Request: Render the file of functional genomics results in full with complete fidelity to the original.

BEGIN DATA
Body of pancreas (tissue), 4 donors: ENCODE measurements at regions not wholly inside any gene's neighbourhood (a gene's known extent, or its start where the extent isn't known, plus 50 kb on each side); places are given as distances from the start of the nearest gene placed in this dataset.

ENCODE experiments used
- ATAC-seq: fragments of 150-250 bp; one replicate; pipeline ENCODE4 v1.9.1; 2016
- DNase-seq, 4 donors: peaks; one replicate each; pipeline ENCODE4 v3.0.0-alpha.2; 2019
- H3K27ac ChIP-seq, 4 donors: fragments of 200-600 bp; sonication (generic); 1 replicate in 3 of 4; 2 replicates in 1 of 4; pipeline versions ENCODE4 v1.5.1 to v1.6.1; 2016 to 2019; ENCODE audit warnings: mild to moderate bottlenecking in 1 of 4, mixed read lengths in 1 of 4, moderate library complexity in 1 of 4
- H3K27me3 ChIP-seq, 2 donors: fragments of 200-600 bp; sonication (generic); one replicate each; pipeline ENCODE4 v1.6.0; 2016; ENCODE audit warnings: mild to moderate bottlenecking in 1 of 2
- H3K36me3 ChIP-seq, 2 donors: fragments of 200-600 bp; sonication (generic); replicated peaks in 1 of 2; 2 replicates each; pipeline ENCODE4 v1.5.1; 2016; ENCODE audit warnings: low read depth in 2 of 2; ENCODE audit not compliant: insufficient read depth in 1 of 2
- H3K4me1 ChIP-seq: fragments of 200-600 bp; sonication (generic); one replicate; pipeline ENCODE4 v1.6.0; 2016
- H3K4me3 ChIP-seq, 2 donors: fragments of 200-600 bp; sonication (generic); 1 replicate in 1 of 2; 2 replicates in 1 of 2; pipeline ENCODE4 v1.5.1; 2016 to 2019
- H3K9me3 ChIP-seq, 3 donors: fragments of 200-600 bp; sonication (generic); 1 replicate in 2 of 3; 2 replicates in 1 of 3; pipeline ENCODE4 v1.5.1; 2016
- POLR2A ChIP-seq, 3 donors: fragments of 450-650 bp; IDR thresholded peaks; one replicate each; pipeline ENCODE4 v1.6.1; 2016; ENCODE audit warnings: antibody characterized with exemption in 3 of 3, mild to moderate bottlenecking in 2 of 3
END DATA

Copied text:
Body of pancreas (tissue), 4 donors: ENCODE measurements at regions not wholly inside any gene's neighbourhood (a gene's known extent, or its start where the extent isn't known, plus 50 kb on each side); places are given as distances from the start of the nearest gene placed in this dataset.

ENCODE experiments used
- ATAC-seq: fragments of 150-250 bp; one replicate; pipeline ENCODE4 v1.9.1; 2016
- DNase-seq, 4 donors: peaks; one replicate each; pipeline ENCODE4 v3.0.0-alpha.2; 2019
- H3K27ac ChIP-seq, 4 donors: fragments of 200-600 bp; sonication (generic); 1 replicate in 3 of 4; 2 replicates in 1 of 4; pipeline versions ENCODE4 v1.5.1 to v1.6.1; 2016 to 2019; ENCODE audit warnings: mild to moderate bottlenecking in 1 of 4, mixed read lengths in 1 of 4, moderate library complexity in 1 of 4
- H3K27me3 ChIP-seq, 2 donors: fragments of 200-600 bp; sonication (generic); one replicate each; pipeline ENCODE4 v1.6.0; 2016; ENCODE audit warnings: mild to moderate bottlenecking in 1 of 2
- H3K36me3 ChIP-seq, 2 donors: fragments of 200-600 bp; sonication (generic); replicated peaks in 1 of 2; 2 replicates each; pipeline ENCODE4 v1.5.1; 2016; ENCODE audit warnings: low read depth in 2 of 2; ENCODE audit not compliant: insufficient read depth in 1 of 2
- H3K4me1 ChIP-seq: fragments of 200-600 bp; sonication (generic); one replicate; pipeline ENCODE4 v1.6.0; 2016
- H3K4me3 ChIP-seq, 2 donors: fragments of 200-600 bp; sonication (generic); 1 replicate in 1 of 2; 2 replicates in 1 of 2; pipeline ENCODE4 v1.5.1; 2016 to 2019
- H3K9me3 ChIP-seq, 3 donors: fragments of 200-600 bp; sonication (generic); 1 replicate in 2 of 3; 2 replicates in 1 of 3; pipeline ENCODE4 v1.5.1; 2016
- POLR2A ChIP-seq, 3 donors: fragments of 450-650 bp; IDR thresholded peaks; one replicate each; pipeline ENCODE4 v1.6.1; 2016; ENCODE audit warnings: antibody characterized with exemption in 3 of 3, mild to moderate bottlenecking in 2 of 3